Spring break the right way at the Calgary Zoo! Here are our top ten tips…

The Calgary Zoo is situated in the heart of Calgary, Alberta, just an hour's drive from the Canadian Rockies.

Spring has sprung in Calgary- and so has Spring Break! The first day of this lovely season is March 20, which means it’s that time of year where #yyc weather will begin to warm, and students are looking for some fun during their time off.

If you’re searching for a unique outing and want to try out some engaging attractions during this time with your kids, look no further than the Calgary Zoo.

We’ve got the fun (and the variety) to keep your family entertained this spring break.

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Heed the call of the Cretaceous and join us for Dinosaurs Alive 2016!

Become part of the prehistoric family at the Iguanodon photo of in Dinosaurs Alive!

The Calgary Zoo will once again venture back in time with the re-opening of our prehistoric park on March 18. Returning for the season will be more than twenty animatronic dinosaurs and beloved roving mascots Rex and Sam, the latter being our adventurous junior paleontologist whose mission is to share his love of all things dino. Catch them both throughout the park daily and make sure to take a selfie with a Tyrannosaurus rex!

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Dinosaurs Alive…hibernating for the winter?

A worker attaches the leg of an animatronic dinosaur for the Dinosaurs Alive exhibit.

If you’re wandering the Calgary Zoo in the coming months, you might stop by Prehistoric Park (PHP)– only to find it closed for the season on November 1. Why? Well don’t worry, these dinos aren’t going extinct- it’s more like a hibernation of sorts….

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Sam’s field notes: Marine Reptiles

Sam's Field Notes - Dinosaurs Alive collage

Hi everyone, it’s your resident dinosaur fan, Sam!

I spent this past week in the ‘Zoo Explorers’ summer camp and learned so many things! We went for a walk in the Prehistoric Park, and I noticed some really cool reptiles in the lagoon.They go by many names such as Elasmosaurus, Nothosaurus, and Tanystropheus, but my favorite the big and scary Tylosaurus.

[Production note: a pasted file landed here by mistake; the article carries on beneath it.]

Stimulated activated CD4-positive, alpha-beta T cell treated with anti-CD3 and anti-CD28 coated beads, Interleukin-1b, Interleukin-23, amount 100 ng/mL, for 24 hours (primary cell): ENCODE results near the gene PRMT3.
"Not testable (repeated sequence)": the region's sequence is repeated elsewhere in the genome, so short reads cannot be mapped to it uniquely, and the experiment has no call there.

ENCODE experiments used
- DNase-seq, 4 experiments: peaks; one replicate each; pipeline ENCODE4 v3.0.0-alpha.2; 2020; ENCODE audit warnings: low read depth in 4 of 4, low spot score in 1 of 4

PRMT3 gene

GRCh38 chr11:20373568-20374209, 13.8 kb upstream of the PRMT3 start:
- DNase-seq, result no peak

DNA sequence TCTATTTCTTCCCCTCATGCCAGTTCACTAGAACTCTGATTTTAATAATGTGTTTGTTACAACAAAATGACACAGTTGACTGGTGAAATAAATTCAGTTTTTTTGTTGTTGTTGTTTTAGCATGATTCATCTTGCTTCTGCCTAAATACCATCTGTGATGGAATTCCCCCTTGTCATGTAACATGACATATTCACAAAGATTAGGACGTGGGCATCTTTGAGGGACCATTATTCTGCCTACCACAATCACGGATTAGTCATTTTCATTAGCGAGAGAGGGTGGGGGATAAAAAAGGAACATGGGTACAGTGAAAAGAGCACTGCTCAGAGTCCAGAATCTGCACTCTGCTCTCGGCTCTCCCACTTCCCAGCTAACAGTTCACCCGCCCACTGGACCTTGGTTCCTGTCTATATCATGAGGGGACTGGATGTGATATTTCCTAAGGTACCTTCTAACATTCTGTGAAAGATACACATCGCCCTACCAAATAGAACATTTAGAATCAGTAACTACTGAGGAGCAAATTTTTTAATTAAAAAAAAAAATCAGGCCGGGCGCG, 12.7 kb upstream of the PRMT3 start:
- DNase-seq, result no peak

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Sam’s field notes: Ankylosaurus

Sam's Field Notes

Howdy! Sam here. Today I’d like to tell you about another super cool dinosaur that I learned about: Ankylosaurus! I see that it’s another huge dinosaur for sure! I wonder why we don’t see as many little dinosaurs? I think that maybe it’s harder for the small dinosaurs to become fossils, or maybe there were just more big dinosaurs.

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Sam’s field notes: Struthiomimus

Sam's Field Notes

Hello everyone, it’s your favourite future palaeontologist Sam!

I went to the zoo with my grandparents this weekend, and I learned what dinosaurs and animals like to eat. One of the interpreters told me that there were dinosaurs that were ‘omnivores’- which means they eat plants and meat. I do too (except for broccoli)! One of my favourite animals at the zoo is the Grizzly bear, and I know that they’re an omnivore.

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Sam’s field notes: Velociraptor


Hello again, it’s Sam coming to you from the Calgary Zoo’s Prehistoric Park!

I just went to the movie theaters to see a movie that I’ve been excited about since like grade one: Jurassic World! It was so awesome! I think that if there’s a Jurassic World that I’d like to work there. I looked at my books and the velociraptor looks WAY different than the ones in the movie. Real velociraptors were only about as tall as a big dog, and as long as my dad is when he’s laying on the couch watching football. I wonder why they got so big in the movie?

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Sam’s field notes: Triceratops


Hello again, it’s Sam coming to you from the Calgary Zoo’s Prehistoric Park!

My cousins are in town – they came to visit the Calgary Stampede, and I wanted to show them the zoo! They were looking for something fun to do before they left, and what’s better than spending a day in the sun with dinosaurs!?

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Sam’s field notes: Apatosaurus


Now that’s a HUMUNGOUS dinosaur! This is Sam, and I’m standing at a dinosaur that’s so big that it looks even bigger than my school bus!

It’s called Apatosaurus and it is called a sauropod or long-necked dinosaur. One of the educators told me that sauropod means ‘lizard foot,’ and I thought that’s a weird name – it’s feet don’t look like any of the lizards at the zoo.

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Sam’s field notes: Tyrannosaurus rex


Hello there! Sam here to tell you all about one of my favorite dinosaurs: Tyrannosaurus rex!

When I walked up to it I couldn’t believe how huge she is. I was staring at how big her legs were around, and I think that T-rex would have a hard time playing hide and seek. She probably wouldn’t be very good at tag either with her little arms….. I’d still play with her though, as long as she promised not to bite.

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